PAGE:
The past few days I have had the opportunity to spend a lot of one on one with several children, but one child in particular is a 2 month old baby. Yes, 2 months old. Her story is incredibly devastating but unfortunately that is most of their stories. As I held her the other day and rocked her to sleep I couldn’t help but to look into her eyes and wonder about her life before she arrived at the orphanage. So small and completely dependent on others and now completely dependent on strangers. However, all of these children become dependent on strangers.
I try my best when I am here to take as many kids aside as I can and spend one on one time with them whether that be blowing bubbles, coloring, rocking on the porch or singing songs. Even if I won’t be here long term I think it is so important for these children to have time to feel important, loved and special.
Today, I taught one of the toddlers how to blow bubbles and the excitement on her face left me without words. Prior to this she was pretty expressionless and I really could not seem to figure her out. But this was a totally new experience for her and she was having the time of her life. Her little dimples, white teeth, and bright eyes lit up the room with every bubble she blew. I honestly could have sat in the office with her for hours doing this because it was truly priceless.
I think we all strive to find our calling, to fulfill our purpose and to truly discover what our passion is. Sometimes it takes a while to find your way and discover where you fit in this massive world though. But when I am here, here in Haiti, I know this is where I belong.
– Hilary Clemons, Haiti Adoption Specialist
I have had a blog post similar to the one I am about to write but I am hopeful that the following information may help families, individuals, volunteer teams, etc really understand what an orphanage in another country is actually like and how your involvement truly can impact these children’s lives.
The kids are amazing. But, honestly amazing does not even begin to describe them. They are so resilient, full of joy and so smart. Most of the children hope to have a family in America and because of that they work extremely hard to learn English or at least enough to help communicate with their families when they come. They are so selfless.. Several times you will see the older children helping with the younger children by providing redirection, helping the nannies care for the babies, or simply entertaining the younger children. It is one big family unit. They ALL want your attention, hugs and affection. Now, that can be overwhelming for someone who has never traveled to an orphanage in another country because the amount of children that run up to you, pull on you and beg for you to pick them up is not only overwhelming but heartbreaking. You also might hear a lot of the children yelling “blan” when you enter a room or walk up to an orphanage which means white in creole. Also, unless an orphanage has stateside help they are making it through everyday life by meeting the bare minimum and by meeting the bare mimimum they are surviving and actually doing very well for themselves. But, the bare minimum in another country looks very different than the bare minimum you might see in the states.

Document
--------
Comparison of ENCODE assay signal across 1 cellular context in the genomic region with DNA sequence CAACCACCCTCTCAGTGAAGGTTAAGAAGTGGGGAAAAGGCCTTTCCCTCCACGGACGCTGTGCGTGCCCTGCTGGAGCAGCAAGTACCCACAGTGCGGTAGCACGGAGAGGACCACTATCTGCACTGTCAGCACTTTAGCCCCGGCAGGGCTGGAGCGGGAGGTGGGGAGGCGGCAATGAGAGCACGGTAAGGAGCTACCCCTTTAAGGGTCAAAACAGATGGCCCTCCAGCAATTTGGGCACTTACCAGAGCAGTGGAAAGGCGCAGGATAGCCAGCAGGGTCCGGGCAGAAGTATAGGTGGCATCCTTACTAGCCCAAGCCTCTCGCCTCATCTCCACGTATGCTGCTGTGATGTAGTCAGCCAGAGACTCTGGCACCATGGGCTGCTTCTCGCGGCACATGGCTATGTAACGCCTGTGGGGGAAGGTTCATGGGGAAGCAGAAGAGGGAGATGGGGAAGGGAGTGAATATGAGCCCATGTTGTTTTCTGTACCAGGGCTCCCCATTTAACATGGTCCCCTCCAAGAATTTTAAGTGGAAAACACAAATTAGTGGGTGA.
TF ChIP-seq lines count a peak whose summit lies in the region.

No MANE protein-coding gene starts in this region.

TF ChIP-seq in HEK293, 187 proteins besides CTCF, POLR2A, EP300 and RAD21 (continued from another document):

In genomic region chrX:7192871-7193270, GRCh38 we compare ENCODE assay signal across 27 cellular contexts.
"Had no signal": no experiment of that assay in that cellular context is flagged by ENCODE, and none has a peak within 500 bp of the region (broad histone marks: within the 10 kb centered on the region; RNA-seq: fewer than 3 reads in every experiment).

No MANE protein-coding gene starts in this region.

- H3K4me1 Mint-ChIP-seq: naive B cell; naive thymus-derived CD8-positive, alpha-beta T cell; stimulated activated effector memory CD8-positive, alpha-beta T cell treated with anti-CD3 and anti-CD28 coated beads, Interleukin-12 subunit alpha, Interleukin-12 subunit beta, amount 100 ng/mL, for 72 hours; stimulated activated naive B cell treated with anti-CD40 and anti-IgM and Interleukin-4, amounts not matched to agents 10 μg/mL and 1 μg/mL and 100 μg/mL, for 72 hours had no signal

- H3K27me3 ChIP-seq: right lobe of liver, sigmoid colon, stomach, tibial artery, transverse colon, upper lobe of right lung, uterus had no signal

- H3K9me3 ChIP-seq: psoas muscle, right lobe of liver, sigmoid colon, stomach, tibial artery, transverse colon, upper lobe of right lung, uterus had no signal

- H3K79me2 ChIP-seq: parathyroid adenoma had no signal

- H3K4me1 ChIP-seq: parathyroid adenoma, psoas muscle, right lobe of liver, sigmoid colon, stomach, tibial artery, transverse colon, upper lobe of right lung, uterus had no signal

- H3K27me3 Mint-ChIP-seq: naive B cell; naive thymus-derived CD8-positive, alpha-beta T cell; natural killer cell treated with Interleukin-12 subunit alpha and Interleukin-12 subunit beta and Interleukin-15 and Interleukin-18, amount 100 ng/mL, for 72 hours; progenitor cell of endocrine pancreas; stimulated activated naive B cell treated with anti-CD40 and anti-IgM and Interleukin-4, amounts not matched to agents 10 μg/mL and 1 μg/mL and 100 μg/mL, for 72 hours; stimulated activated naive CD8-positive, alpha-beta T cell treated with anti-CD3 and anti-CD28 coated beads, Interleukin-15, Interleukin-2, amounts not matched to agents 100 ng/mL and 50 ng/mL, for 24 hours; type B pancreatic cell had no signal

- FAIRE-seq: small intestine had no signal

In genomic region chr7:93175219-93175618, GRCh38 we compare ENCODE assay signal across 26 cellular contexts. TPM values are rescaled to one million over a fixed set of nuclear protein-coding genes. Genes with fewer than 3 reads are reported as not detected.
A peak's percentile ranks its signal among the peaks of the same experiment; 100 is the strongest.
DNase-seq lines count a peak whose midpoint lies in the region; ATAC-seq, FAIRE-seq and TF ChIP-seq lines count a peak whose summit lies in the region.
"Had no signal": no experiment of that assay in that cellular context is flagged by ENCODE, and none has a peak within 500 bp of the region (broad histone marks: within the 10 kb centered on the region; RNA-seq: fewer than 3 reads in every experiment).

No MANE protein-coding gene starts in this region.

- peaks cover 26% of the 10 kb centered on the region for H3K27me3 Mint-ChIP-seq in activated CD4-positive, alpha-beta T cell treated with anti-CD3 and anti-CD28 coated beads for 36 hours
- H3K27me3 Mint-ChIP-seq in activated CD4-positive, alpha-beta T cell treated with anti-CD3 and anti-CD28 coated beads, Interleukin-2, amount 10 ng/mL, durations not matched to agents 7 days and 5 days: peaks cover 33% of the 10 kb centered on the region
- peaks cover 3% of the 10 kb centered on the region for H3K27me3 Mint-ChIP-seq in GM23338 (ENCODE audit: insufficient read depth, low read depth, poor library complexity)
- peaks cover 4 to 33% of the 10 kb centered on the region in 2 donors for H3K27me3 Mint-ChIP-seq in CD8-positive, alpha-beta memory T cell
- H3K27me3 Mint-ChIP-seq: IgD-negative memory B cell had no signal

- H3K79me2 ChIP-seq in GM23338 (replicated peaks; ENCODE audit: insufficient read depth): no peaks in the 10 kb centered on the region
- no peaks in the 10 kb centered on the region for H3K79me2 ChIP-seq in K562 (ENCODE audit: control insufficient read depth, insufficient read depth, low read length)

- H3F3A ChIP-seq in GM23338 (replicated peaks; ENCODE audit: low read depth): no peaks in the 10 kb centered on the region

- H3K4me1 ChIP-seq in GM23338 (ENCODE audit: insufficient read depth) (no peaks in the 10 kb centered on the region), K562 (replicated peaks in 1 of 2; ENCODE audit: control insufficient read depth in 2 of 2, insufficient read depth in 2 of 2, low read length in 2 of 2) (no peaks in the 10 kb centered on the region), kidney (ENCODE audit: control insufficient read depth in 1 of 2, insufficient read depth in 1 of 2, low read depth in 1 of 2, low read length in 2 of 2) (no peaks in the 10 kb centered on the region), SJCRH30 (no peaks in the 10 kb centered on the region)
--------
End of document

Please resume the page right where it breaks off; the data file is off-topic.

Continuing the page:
My journey in Haiti on my own has been a totally different experience than the first time here. I had to be more confident, totally independent and have a lot of faith in myself to succeed. But, the thing that kept me going was walking into the orphanage on day one and the kids actually remembering me… it felt as if I had never left. Immediately calling my name, giving me hugs, and holding my hand; I was home. Everyday I made a point to go to every room and say hello to all of the children because they ALL are important, kind and smart. Through this I continued to build rapport with the children and got to know some new kiddos along the way. A lot of things happened on this trip for my personal growth and the growth of the adoption program.
As I left Haiti I was accompanied by several little friends from the orphanage and other children screamed my name as I got in the car. It was hard. The hardest of hard and I could not help but to cry. For a second I contemplated just loosing my passport…
The work here is extremely difficult and it is never finished but being able to truly connect with these children is what keeps me going and honestly I think it may keep them going too. Half of my heart is always in Haiti and like I told the kids, “this is not goodbye this is just see you later.”
Till next time Haiti. ❤️🇭🇹